Sonali Ghosh, Ministry of Environment, Forest and Climate Change, India, introduced the open discussion and summarized inputs received from community-based organizations (CBOs) in India. She underlined the “phenomenal conservation work” local communities are engaged in, with over 30 CBO representatives in the room. She placed their efforts within the context of India having the world’s second biggest human population. She stressed that the “nature-culture link,” as well as connectivity between habitats, countries, and policies, need to be strengthened. As an example, Ghosh pointed to the success in which local folklore concerning Vhali – daughter of the fisherfolk – was used to generate increased awareness and support for whale shark protection. She mentioned other positive local conservation examples, including the Amur falcon, the five sea turtle species present in India, the greater adjutant stork, and the sarus crane.
The discussion also explored, inter alia, how sea turtle conservation work undertaken by communities can be enhanced under CMS, including through the Memorandum of Understanding on the Conservation and Management of Marine Turtles and their Habitats of the Indian Ocean and South-East Asia.
In a follow-up exchange on the role of ecotourism, Fraenkel noted that while it is important to convey the economic value of conservation, its importance to ecosystems should not be forgotten. In response to a suggestion to conduct a status report on migratory species, she agreed that this could help identify threats as well as success stories.
Dasgupta noted the importance of wetlands to migratory birds, and described the importance of the Central Asian Flyway Action Plan. Regarding the conservation of mangroves in Maharashtra, he stressed the need for community partnerships.
Hagemeijer noted that the standardization of data helps with migratory species management, and highlighted the launch of a new tool that identifies critical wetland sites along the African-Eurasian Flyway. He said that it also integrates climate modelling to predict impacts in coming decades, and that this could be done for other parts of the world as well.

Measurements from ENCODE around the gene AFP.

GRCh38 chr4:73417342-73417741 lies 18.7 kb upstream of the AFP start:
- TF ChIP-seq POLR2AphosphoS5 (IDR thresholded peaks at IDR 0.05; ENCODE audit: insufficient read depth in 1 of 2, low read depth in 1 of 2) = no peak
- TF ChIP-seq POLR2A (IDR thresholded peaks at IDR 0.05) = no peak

An Indian official from the audience highlighted the role of state governments in India in contributing to migratory bird conservation. Ocean Care asked how CMS can benefit from and capture the positive outcomes of conservation work by partner organizations across the globe. Snow Leopard Conservancy India Trust highlighted the threat to migratory birds, like the black-necked crane, from free-roaming dogs. He also asked whether there has been progress in having the Russian Federation, a critical country for many Central Asian flyways, join CMS. Executive Secretary Fraenkel underscored the importance of increasing CMS participation. Lieberman noted that the recognition of CMS’ role in the Post-2020 Global Biodiversity Framework can help promote greater participation in CMS.
Sue Lieberman, in closing the Stakeholder Dialogue, emphasized how the conservation of migratory species is about connectivity, of people and wildlife, and engaging local communities and governments.
In the Corridors
As COP13 delegates gathered in Gandhinagar, a city named for the civil rights activist and lawyer who inspired and led India’s independence movement, it seemed Mahatma Gandhi’s spirit was in the room. “The future depends on what we do in the present,” one presenter quoted him during the Stakeholder Dialogue, a panel discussion preceding the COP on the role of CMS in shaping the Post-2020 Global Biodiversity Framework. She called on Gandhi’s legacy to guide governments in their CMS deliberations, in hopes that “the actions and decisions made here this week will ensure a future for nature.”
Indeed, this meeting presents a unique chance to make sure migratory species issues will be reflected in the CBD targets and strategies to be adopted later this year in Kunming, China. Given the Post-2020 Global Biodiversity Framework will dictate the global conservation agenda for the next decade, weaving into it the concept of ecological connectivity—the theme of COP13—is a top priority for the success of CMS. “Every child—perhaps not every politician, but every child—understands how crucial connectivity is for biodiversity conservation,” as one presenter commented. Given that interconnectedness was at the heart of Gandhi’s teachings, he would no doubt approve.